• Administrator Sunstein also met five times with industry representatives to discuss the mercury rulemaking, twice with representatives of Exelon (Feb. 28 and March 3, 2011), twice with leaders of the Edison Electric Institute (Oct. 31 and Dec. 14, 2011) and once with the CEO of Constellation Energy (March 8, 2011). Written materials were provided at only one of these meetings, and EIP has obtained no summary of discussions in response to our FOIA request. Gobeille said: “It is difficult to believe that five meetings between the head of OIRA—who did not meet with environmental groups on the mercury rule—had no significant impact on the outcome of the rulemaking. At least 16 lawyers or lobbyists did not identify who they were representing at these meetings, leaving the record incomplete. For example, Jeff Holmstead, former director of the Office of Air and Radiation, appeared twice in 2011 without identifying his client.

For more information, click here.

EcoWatch Daily Newsletter

The Rio San Antonio, in the headwaters basin of the Rio Grande in New Mexico, will lose federal protections under a new rule. Bob Wick / BLM California

By Tara Lohan

The Santa Fe River starts high in the forests of New Mexico's Sangre de Cristo mountains and flows 46 miles to the Rio Grande. Along the way it plays important roles for wildlife, irrigation, recreation and other cultural uses, and provides 40 percent of the water supply for the city of Santa Fe's 85,000 residents.

Read More
Climate activists protest Chase Bank's continued funding of the fossil fuel industry on May 16, 2019 by setting up a tripod-blockade in midtown Manhattan, clogging traffic for over an hour. Michael Nigro / Pacific Press / LightRocket / Getty Images

By Julia Conley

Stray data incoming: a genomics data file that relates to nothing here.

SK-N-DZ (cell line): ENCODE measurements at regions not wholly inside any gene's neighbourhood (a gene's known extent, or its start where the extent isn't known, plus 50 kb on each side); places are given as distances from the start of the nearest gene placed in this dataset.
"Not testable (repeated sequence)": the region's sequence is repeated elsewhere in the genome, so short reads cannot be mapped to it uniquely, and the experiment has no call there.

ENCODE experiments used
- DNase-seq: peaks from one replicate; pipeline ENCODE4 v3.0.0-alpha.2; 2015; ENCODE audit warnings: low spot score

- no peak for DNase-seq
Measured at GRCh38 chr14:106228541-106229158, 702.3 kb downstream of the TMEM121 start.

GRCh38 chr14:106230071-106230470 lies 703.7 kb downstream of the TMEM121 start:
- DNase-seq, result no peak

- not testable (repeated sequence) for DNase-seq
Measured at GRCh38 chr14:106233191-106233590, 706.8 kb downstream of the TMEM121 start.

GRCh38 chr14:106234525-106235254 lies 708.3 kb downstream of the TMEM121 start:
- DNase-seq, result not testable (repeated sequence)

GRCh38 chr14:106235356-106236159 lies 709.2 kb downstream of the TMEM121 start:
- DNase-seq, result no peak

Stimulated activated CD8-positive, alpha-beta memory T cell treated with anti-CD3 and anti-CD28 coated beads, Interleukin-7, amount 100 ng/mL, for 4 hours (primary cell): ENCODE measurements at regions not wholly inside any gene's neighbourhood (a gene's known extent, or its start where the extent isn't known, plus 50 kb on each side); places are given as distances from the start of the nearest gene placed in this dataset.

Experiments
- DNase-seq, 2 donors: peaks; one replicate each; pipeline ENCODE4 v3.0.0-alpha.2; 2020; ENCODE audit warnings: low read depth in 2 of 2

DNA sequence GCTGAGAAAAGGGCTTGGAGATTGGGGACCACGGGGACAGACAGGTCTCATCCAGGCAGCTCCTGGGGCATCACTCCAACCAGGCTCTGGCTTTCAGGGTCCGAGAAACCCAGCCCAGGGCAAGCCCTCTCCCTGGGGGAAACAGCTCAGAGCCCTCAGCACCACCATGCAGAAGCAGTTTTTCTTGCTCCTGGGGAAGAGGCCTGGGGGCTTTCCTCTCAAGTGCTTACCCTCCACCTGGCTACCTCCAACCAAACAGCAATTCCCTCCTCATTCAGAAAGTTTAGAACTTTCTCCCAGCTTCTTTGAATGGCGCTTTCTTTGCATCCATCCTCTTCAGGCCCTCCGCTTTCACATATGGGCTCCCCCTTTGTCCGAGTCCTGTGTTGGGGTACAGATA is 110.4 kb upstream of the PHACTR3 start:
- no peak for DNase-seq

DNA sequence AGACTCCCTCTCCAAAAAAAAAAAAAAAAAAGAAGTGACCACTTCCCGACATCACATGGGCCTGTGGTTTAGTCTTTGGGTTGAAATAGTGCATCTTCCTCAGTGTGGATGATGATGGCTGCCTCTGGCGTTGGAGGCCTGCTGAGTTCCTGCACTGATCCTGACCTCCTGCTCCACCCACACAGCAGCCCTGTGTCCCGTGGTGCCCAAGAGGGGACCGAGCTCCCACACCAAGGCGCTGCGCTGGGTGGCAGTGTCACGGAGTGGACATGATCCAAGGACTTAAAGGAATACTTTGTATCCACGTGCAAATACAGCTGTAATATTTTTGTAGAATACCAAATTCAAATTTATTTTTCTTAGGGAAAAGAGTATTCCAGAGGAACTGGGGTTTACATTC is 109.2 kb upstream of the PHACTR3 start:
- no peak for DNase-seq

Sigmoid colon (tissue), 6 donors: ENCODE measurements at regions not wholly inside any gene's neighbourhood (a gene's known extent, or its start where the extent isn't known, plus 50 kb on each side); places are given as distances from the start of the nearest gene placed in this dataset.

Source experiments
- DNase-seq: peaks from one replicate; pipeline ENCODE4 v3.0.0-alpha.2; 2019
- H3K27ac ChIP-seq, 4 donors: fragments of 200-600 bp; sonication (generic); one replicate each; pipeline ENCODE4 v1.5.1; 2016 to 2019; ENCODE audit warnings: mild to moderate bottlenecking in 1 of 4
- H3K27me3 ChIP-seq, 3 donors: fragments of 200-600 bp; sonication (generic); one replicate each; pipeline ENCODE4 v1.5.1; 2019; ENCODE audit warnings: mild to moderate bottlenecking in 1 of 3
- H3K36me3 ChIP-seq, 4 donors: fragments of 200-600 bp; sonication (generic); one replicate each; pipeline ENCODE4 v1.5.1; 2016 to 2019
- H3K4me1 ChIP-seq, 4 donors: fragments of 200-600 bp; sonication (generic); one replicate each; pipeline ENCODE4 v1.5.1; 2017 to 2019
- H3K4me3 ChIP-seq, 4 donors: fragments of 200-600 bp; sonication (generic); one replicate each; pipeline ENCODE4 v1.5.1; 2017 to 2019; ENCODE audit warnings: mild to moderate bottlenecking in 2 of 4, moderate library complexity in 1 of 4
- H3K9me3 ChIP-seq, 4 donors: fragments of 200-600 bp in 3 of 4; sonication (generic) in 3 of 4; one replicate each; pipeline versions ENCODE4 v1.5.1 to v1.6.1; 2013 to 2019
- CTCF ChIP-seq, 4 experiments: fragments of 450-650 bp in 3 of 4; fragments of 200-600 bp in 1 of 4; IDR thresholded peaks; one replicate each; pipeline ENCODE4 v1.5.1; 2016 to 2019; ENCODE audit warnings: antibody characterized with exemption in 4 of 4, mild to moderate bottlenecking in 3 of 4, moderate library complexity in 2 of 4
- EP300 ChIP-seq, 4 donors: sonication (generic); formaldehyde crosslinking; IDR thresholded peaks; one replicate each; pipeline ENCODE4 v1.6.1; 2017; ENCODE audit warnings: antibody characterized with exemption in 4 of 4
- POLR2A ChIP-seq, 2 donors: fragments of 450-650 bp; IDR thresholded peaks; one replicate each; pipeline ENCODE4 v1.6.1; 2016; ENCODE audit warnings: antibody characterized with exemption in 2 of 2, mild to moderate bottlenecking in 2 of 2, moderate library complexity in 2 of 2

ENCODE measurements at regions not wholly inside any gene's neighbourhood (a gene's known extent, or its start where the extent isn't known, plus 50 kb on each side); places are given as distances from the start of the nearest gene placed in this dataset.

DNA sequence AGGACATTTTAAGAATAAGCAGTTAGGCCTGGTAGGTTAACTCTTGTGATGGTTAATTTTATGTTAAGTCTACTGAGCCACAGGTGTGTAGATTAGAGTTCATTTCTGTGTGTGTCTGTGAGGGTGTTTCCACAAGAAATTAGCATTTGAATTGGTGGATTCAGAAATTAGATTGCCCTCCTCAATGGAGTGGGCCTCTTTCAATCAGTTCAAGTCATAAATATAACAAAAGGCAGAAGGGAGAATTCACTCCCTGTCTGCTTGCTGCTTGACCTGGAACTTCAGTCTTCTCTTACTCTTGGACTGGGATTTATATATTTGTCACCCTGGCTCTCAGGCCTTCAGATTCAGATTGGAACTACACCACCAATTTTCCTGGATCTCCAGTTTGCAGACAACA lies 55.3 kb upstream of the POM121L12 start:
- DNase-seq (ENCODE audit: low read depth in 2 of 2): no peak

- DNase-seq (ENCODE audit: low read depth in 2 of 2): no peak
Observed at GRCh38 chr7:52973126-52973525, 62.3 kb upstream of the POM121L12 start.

Climate campaigners on Friday expressed hope that policymakers who are stalling on taking decisive climate action would reconsider their stance in light of new warnings from an unlikely source: two economists at J.P. Morgan Chase.

Read More
Sponsored
Protesters holding signs in solidarity with the Wet'suwet'en Nation outside the Canadian Consulate in NYC. The Indigenous Peoples Day NYC Committee (IPDNYC), a coalition of 13 Indigenous Peoples and indigenous-led organizations gathered outside the Canadian Consulate and Permanent Mission to the UN to support the Wet'suwet'en Nation in their opposition to a Coastal GasLink pipeline scheduled to enter their traditional territory in British Columbia, Canada. Erik McGregor / LightRocket / Getty Images

Tensions are continuing to rise in Canada over a controversial pipeline project as protesters enter their 12th day blockading railways, demonstrating on streets and highways, and paralyzing the nation's rail system

Read More
padnpen / iStock / Getty Images

Yet another reason to avoid the typical western diet: eating high-fat, highly processed junk food filled with added sugars can impair brain function and lead to overeating in just one week.

Read More
Horseshoe Bend (seen above) is a horseshoe-shaped meander of the Colorado River in Page, Arizona. didier.camus / Flickr / public domain

Millions of people rely on the Colorado River, but the climate crisis is causing the river to dry up, putting many at risk of "severe water shortages," according to new research, as The Guardian reported.

Read More